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Cohen and Schenk (2021) Data from: Investigating phylogenetic placement and species-level relationships in a recent radiation of Mentzelia section Bartonia (Loasaceae) from the Mojave Desert

Citation

Cohen, Dylan; Schenk, John (2021), Cohen and Schenk (2021) Data from: Investigating phylogenetic placement and species-level relationships in a recent radiation of Mentzelia section Bartonia (Loasaceae) from the Mojave Desert, Dryad, Dataset, https://doi.org/10.5061/dryad.j3tx95xf5

Abstract

Understanding species level relationships is a central goal in systematic botany; however complexes of closely related and morphologically similar species often pose considerable challenges to that goal. The North American west is home to many notable genera that notoriously have difficult species complexes (e.g., Astragalus, Eriogonum, Penstemon). Mentzelia section Bartonia (Loasaceae) is a recently evolved and diverse clade that occurs across the North American west. Phylogenetic studies have resolved many relationships, but the relationships within a species complex of perennial, subshrub species that occurs in the Mojave Desert, Great Basin, and Colorado Plateau remains elusive. This arid-adapted clade, which is referred to as the Mojave clade, has significant conservation implications, due to three narrowly endemic species:  Mentzelia polita and Mentzelia tiehmii are state listed, and Mentzelia leucophylla is federally listed. Species relationships within the Mojave clade are not fully understood. Populations of Mentzelia oreophila from California and Nevada, for example, are not monophyletic. We generated restriction site associated DNA sequence data (RADSeq) to address evolutionary relationships in the Mojave clade. Our results corroborated previous studies in continued recognition of Mentzelia polita, Mentzelia leucophylla, and Mentzelia tiehmii; however, Mentzelia oreophila was recovered in three clades that includes a California clade, a Nevada clade, and one with Mentzelia puberula. Incomplete lineage sorting and hybridization might have generated conflicting phylogenetic signal between Mentzelia oreophila and Mentzelia puberula. Increasing population level sampling will aid in species delimitation and further help to understand how gene flow and/or hybridization is influencing population level dynamics in the Mojave Desert.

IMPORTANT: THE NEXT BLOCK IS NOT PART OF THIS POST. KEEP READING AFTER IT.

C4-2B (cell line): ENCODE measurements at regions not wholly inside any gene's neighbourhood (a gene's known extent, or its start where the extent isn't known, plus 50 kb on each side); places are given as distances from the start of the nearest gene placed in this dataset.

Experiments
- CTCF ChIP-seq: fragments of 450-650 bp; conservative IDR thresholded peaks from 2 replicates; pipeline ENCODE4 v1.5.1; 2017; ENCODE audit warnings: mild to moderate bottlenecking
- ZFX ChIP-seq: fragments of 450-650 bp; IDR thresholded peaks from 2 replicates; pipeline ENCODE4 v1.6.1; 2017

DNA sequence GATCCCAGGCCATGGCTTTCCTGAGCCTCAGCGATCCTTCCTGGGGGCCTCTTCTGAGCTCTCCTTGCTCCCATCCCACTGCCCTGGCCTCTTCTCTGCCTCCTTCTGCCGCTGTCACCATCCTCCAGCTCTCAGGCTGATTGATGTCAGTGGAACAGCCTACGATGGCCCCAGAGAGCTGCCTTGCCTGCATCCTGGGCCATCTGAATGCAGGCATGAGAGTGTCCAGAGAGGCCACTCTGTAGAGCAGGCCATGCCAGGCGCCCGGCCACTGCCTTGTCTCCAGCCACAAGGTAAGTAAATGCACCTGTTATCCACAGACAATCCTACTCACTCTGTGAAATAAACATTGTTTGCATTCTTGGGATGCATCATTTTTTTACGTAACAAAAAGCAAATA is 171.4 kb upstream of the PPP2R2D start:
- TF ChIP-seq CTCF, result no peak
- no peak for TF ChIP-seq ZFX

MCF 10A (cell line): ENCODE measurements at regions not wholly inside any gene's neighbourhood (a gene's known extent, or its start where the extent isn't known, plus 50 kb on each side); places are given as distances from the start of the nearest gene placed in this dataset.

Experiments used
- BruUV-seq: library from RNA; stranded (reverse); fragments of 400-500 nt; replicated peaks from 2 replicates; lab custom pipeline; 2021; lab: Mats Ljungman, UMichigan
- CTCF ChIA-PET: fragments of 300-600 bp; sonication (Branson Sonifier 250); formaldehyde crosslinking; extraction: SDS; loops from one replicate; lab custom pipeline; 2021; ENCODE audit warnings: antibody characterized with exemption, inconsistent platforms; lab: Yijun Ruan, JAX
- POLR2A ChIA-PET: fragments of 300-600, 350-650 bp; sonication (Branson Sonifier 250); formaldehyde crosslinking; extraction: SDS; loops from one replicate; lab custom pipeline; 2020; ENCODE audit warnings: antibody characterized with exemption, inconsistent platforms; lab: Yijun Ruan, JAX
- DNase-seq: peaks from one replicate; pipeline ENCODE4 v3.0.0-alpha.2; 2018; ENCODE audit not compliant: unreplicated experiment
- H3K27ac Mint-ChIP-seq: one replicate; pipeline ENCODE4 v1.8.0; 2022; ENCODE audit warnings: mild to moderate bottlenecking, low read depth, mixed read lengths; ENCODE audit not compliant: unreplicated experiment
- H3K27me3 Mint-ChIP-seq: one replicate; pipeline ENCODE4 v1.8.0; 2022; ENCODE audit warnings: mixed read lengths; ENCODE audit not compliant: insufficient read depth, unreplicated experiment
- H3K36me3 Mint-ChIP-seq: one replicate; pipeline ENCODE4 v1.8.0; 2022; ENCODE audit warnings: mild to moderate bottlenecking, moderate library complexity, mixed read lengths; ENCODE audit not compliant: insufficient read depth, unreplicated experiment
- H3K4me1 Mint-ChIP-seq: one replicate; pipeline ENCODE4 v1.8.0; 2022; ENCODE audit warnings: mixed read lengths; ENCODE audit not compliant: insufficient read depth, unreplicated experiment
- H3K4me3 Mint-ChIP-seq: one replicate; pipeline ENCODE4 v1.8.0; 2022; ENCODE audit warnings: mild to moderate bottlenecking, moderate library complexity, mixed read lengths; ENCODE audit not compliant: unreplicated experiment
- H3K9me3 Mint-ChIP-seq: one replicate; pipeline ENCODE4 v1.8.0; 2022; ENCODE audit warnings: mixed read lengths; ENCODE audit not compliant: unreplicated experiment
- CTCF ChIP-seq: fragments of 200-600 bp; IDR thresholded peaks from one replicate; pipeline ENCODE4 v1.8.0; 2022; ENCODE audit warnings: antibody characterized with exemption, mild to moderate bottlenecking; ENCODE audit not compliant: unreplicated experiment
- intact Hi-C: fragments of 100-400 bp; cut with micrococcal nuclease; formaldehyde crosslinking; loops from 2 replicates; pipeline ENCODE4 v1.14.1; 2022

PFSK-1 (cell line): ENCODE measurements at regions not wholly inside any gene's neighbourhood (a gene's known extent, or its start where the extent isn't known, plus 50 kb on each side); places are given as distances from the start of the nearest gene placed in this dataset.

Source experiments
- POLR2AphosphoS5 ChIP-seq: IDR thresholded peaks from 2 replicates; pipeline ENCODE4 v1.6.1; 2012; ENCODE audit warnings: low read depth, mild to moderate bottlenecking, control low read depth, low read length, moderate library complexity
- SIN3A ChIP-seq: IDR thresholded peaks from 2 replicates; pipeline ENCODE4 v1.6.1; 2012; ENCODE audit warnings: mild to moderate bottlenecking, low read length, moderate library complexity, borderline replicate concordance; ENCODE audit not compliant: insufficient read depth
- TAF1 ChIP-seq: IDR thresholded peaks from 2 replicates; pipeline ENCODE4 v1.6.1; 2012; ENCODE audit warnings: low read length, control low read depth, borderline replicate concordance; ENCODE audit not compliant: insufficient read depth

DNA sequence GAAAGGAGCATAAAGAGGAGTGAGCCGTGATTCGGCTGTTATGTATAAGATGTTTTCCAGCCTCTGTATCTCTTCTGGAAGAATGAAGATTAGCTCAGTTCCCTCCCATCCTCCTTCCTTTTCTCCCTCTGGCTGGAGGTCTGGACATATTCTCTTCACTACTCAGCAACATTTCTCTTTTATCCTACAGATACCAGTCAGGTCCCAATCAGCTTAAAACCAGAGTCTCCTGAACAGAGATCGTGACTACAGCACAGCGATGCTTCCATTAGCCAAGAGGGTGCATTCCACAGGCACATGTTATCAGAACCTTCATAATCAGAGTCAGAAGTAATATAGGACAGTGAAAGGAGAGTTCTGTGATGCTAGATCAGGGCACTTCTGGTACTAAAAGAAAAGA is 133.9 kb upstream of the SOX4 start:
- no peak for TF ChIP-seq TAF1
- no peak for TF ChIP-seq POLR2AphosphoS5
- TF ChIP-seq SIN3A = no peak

Methods

RADSeq was used to collect SNP data from randomly across the genome. Raw sequences were filtered, clustered, and combined in the python program ipyrad. A total of nine alignments were created using multiple clustering thresholds and different minimum sample requirements to be included in the final alignment.